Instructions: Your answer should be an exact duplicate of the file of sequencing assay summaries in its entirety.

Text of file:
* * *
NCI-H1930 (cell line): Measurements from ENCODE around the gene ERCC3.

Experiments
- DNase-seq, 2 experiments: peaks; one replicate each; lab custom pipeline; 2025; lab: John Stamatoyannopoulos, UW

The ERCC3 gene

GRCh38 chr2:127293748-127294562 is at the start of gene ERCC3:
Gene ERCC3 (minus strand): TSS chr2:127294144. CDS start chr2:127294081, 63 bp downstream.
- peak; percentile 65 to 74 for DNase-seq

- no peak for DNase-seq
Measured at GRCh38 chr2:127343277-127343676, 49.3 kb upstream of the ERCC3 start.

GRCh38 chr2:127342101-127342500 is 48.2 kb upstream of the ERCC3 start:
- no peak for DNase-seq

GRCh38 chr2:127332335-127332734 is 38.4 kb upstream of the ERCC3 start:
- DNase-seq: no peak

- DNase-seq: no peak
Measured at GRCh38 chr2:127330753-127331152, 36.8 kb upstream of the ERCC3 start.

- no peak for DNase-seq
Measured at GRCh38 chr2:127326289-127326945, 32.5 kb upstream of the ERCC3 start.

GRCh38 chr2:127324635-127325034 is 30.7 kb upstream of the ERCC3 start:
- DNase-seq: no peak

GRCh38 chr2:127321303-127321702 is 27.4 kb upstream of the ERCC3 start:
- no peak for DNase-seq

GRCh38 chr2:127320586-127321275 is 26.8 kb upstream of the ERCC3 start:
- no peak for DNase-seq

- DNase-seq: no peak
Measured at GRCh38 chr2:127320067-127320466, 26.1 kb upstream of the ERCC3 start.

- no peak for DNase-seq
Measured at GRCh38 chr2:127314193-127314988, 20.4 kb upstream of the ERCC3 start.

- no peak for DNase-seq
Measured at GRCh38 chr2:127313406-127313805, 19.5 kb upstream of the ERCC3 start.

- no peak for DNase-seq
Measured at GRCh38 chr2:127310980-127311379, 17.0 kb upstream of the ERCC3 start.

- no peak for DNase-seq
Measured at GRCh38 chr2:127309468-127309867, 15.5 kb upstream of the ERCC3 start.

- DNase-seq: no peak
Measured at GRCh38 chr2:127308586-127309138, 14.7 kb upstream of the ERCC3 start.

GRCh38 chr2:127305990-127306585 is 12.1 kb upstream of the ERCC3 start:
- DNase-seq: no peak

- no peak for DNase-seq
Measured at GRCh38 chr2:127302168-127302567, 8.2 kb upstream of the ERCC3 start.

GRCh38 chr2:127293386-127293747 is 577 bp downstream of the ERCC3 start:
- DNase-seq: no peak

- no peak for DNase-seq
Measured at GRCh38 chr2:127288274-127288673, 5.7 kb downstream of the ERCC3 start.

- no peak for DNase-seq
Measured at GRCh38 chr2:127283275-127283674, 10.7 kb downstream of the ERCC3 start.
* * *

NCI-H1930 (cell line): Measurements from ENCODE around the gene ERCC3.

Experiments
- DNase-seq, 2 experiments: peaks; one replicate each; lab custom pipeline; 2025; lab: John Stamatoyannopoulos, UW

The ERCC3 gene

GRCh38 chr2:127293748-127294562 is at the start of gene ERCC3:
Gene ERCC3 (minus strand): TSS chr2:127294144. CDS start chr2:127294081, 63 bp downstream.
- peak; percentile 65 to 74 for DNase-seq

- no peak for DNase-seq
Measured at GRCh38 chr2:127343277-127343676, 49.3 kb upstream of the ERCC3 start.

GRCh38 chr2:127342101-127342500 is 48.2 kb upstream of the ERCC3 start:
- no peak for DNase-seq

GRCh38 chr2:127332335-127332734 is 38.4 kb upstream of the ERCC3 start:
- DNase-seq: no peak

- DNase-seq: no peak
Measured at GRCh38 chr2:127330753-127331152, 36.8 kb upstream of the ERCC3 start.

- no peak for DNase-seq
Measured at GRCh38 chr2:127326289-127326945, 32.5 kb upstream of the ERCC3 start.

GRCh38 chr2:127324635-127325034 is 30.7 kb upstream of the ERCC3 start:
- DNase-seq: no peak

GRCh38 chr2:127321303-127321702 is 27.4 kb upstream of the ERCC3 start:
- no peak for DNase-seq

GRCh38 chr2:127320586-127321275 is 26.8 kb upstream of the ERCC3 start:
- no peak for DNase-seq

- DNase-seq: no peak
Measured at GRCh38 chr2:127320067-127320466, 26.1 kb upstream of the ERCC3 start.

- no peak for DNase-seq
Measured at GRCh38 chr2:127314193-127314988, 20.4 kb upstream of the ERCC3 start.

- no peak for DNase-seq
Measured at GRCh38 chr2:127313406-127313805, 19.5 kb upstream of the ERCC3 start.

- no peak for DNase-seq
Measured at GRCh38 chr2:127310980-127311379, 17.0 kb upstream of the ERCC3 start.

- no peak for DNase-seq
Measured at GRCh38 chr2:127309468-127309867, 15.5 kb upstream of the ERCC3 start.

- DNase-seq: no peak
Measured at GRCh38 chr2:127308586-127309138, 14.7 kb upstream of the ERCC3 start.

GRCh38 chr2:127305990-127306585 is 12.1 kb upstream of the ERCC3 start:
- DNase-seq: no peak

- no peak for DNase-seq
Measured at GRCh38 chr2:127302168-127302567, 8.2 kb upstream of the ERCC3 start.

GRCh38 chr2:127293386-127293747 is 577 bp downstream of the ERCC3 start:
- DNase-seq: no peak

- no peak for DNase-seq
Measured at GRCh38 chr2:127288274-127288673, 5.7 kb downstream of the ERCC3 start.

- no peak for DNase-seq
Measured at GRCh38 chr2:127283275-127283674, 10.7 kb downstream of the ERCC3 start.